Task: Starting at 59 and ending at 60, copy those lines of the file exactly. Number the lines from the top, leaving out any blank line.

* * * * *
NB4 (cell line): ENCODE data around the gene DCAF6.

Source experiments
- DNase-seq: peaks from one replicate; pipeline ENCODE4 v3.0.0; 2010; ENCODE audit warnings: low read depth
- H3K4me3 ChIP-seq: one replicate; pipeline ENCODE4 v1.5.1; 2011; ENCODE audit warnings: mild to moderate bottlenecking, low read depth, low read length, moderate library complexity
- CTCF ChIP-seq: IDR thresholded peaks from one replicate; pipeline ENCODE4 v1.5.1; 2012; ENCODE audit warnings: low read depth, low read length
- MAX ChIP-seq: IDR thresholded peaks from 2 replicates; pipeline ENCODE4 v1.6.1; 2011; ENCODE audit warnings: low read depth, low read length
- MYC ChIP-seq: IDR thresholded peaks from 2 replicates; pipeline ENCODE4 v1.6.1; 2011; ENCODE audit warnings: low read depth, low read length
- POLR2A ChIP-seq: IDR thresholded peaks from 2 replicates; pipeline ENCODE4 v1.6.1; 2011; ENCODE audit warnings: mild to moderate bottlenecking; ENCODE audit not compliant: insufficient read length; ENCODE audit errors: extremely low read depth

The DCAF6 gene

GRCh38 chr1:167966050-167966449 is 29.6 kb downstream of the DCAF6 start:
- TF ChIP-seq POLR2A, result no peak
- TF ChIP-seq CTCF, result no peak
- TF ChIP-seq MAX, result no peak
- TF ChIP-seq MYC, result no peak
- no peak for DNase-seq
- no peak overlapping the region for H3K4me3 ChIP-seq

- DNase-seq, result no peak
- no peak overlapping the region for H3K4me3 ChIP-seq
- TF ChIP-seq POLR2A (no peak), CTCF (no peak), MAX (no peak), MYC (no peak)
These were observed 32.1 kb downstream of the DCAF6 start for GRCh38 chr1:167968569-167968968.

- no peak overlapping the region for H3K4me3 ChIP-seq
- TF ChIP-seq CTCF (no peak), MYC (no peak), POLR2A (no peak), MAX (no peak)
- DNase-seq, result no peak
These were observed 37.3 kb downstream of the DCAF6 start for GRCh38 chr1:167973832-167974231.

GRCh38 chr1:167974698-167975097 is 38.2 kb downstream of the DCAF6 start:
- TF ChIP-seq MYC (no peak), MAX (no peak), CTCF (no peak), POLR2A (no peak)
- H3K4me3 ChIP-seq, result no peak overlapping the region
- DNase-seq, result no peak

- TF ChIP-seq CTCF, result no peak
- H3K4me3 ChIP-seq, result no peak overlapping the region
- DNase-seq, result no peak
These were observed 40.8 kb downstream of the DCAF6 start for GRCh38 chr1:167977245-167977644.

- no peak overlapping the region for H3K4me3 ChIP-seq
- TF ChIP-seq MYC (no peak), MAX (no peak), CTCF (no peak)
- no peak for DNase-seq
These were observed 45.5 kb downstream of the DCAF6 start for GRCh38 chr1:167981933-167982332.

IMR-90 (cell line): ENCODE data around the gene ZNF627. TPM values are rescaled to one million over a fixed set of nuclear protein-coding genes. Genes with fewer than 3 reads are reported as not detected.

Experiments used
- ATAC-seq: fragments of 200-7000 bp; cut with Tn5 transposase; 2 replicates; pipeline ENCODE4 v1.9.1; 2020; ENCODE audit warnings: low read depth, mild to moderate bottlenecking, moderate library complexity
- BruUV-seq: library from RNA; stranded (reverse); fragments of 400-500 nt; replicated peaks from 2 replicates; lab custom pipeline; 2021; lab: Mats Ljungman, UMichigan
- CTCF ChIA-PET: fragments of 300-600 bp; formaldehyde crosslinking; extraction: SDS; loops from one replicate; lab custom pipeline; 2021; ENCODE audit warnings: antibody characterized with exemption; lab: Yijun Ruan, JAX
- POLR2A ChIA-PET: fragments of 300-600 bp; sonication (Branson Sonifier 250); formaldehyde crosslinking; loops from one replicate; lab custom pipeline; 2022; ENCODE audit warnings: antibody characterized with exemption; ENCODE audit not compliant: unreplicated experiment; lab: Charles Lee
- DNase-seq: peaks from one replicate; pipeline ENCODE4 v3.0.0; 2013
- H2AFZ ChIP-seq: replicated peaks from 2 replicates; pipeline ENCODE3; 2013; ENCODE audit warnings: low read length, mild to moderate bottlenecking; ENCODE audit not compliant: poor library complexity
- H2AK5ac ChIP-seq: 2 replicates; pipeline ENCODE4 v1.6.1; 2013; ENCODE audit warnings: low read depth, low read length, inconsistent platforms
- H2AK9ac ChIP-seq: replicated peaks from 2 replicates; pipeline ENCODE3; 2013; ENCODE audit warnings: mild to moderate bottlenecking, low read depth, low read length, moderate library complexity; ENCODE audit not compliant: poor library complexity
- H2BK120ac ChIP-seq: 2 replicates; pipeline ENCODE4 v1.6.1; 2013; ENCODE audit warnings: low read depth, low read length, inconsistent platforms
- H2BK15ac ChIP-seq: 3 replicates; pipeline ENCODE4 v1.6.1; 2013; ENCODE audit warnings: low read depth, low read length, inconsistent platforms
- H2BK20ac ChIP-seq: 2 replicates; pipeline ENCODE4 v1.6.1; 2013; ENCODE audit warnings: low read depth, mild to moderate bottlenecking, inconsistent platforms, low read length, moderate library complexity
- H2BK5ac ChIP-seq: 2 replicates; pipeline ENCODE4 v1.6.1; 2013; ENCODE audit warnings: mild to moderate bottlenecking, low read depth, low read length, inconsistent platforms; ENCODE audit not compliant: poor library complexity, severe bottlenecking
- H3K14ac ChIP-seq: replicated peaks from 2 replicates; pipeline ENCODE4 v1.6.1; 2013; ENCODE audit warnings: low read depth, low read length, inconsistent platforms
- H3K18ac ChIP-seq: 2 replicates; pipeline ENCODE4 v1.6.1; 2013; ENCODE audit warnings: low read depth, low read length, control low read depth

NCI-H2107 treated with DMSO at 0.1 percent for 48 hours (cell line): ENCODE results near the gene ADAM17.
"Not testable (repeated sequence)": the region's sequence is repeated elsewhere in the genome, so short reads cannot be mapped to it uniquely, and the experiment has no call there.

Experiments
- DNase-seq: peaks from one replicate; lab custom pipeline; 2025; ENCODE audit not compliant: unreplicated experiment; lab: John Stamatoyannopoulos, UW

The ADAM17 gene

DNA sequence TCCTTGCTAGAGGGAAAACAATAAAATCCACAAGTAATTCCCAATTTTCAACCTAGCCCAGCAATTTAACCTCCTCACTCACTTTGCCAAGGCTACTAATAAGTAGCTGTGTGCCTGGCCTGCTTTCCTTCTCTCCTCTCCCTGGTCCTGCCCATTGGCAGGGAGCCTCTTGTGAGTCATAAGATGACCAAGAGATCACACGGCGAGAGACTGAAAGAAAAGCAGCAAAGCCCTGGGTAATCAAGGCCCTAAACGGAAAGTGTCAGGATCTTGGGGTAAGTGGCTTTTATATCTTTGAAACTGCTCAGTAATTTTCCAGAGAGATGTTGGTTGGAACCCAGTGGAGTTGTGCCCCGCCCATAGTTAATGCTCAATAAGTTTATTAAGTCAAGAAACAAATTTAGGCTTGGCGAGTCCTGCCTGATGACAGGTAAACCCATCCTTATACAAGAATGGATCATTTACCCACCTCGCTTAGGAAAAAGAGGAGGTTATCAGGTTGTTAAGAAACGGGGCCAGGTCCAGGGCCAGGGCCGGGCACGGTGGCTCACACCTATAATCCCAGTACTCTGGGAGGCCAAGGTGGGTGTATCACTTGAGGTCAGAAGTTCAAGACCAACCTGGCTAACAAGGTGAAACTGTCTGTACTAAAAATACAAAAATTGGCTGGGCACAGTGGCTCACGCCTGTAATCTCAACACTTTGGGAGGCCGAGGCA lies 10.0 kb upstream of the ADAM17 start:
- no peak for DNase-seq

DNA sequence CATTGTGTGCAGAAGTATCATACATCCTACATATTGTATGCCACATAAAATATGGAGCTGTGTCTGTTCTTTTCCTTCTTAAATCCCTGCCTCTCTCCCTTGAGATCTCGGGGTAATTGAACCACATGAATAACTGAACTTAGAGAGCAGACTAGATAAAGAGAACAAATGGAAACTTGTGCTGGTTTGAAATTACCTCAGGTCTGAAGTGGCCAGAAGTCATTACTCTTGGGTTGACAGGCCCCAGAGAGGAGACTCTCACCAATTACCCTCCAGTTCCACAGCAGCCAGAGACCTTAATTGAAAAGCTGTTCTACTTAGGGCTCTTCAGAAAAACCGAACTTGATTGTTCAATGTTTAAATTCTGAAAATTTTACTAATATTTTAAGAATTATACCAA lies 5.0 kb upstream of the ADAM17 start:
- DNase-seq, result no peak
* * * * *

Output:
- no peak for DNase-seq

DNA sequence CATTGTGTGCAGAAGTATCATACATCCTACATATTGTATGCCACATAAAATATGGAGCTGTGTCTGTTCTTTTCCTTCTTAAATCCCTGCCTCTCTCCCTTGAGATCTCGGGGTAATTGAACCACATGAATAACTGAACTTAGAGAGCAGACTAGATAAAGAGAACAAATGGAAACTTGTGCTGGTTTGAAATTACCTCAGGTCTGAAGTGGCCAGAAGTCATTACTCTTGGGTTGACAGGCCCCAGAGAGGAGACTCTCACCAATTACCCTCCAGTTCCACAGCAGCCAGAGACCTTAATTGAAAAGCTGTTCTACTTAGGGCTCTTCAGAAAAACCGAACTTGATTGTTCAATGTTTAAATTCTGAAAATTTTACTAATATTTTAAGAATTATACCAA lies 5.0 kb upstream of the ADAM17 start: